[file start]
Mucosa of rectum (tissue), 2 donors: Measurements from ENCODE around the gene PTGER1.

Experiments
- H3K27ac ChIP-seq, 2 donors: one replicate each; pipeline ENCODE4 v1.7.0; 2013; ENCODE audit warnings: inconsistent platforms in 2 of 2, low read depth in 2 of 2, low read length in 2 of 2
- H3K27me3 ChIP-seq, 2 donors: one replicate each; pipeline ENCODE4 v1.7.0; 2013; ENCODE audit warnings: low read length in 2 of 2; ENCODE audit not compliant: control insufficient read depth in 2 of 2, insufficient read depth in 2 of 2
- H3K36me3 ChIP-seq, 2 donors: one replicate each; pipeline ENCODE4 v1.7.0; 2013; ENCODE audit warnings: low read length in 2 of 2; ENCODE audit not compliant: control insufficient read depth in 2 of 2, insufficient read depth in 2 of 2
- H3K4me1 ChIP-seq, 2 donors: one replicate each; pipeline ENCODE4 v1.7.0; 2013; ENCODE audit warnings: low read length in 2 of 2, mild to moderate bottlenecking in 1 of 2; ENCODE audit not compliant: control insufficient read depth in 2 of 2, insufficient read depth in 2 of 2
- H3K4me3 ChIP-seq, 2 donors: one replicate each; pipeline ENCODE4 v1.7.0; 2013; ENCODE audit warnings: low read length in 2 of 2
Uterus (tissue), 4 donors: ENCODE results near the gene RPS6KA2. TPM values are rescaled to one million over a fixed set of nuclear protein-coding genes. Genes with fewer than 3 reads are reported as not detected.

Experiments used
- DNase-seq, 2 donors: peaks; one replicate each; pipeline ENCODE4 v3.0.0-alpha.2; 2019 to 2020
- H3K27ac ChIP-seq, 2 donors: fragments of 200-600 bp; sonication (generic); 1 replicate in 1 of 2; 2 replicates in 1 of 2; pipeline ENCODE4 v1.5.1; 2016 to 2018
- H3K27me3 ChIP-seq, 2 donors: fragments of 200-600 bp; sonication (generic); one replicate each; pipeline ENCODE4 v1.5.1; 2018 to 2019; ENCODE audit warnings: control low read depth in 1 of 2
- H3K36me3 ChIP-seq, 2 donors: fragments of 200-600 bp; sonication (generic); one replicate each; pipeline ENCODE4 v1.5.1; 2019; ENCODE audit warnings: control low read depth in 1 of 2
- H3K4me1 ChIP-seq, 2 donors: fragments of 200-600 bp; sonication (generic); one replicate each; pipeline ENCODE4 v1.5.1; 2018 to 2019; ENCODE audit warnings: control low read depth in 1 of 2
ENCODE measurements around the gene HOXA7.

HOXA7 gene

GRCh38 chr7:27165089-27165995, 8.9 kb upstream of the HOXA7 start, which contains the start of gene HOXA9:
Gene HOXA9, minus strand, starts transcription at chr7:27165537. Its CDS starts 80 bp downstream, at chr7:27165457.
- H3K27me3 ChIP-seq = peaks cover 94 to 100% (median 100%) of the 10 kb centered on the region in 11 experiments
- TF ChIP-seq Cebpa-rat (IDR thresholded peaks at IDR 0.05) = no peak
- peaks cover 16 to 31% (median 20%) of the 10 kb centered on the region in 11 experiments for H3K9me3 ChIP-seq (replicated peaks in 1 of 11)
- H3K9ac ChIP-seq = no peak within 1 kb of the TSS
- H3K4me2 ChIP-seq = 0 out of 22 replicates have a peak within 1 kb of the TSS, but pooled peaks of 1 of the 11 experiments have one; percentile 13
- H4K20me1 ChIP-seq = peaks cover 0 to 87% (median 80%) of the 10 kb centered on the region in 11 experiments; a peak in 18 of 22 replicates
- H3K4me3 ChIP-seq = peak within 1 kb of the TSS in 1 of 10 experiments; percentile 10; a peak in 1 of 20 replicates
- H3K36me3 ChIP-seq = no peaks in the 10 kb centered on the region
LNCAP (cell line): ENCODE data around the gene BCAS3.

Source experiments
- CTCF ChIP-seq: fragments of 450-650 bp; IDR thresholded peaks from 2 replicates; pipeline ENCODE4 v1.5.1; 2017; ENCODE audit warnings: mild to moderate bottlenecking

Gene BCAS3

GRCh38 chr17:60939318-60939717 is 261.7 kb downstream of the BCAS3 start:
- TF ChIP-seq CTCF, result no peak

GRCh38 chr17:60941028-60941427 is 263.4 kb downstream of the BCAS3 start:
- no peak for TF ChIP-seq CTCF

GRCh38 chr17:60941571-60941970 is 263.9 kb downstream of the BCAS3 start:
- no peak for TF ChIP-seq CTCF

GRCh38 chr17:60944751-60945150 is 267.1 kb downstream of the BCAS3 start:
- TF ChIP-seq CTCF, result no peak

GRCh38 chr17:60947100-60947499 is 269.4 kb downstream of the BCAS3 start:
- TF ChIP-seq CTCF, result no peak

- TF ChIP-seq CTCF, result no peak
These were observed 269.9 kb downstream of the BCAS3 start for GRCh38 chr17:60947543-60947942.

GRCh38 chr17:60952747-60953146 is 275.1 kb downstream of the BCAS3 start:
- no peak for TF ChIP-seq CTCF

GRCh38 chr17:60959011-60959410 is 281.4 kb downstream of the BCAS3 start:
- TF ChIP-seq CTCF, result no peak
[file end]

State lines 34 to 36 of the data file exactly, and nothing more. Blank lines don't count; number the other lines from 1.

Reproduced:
- no peak for TF ChIP-seq CTCF

GRCh38 chr17:60941571-60941970 is 263.9 kb downstream of the BCAS3 start:
- no peak for TF ChIP-seq CTCF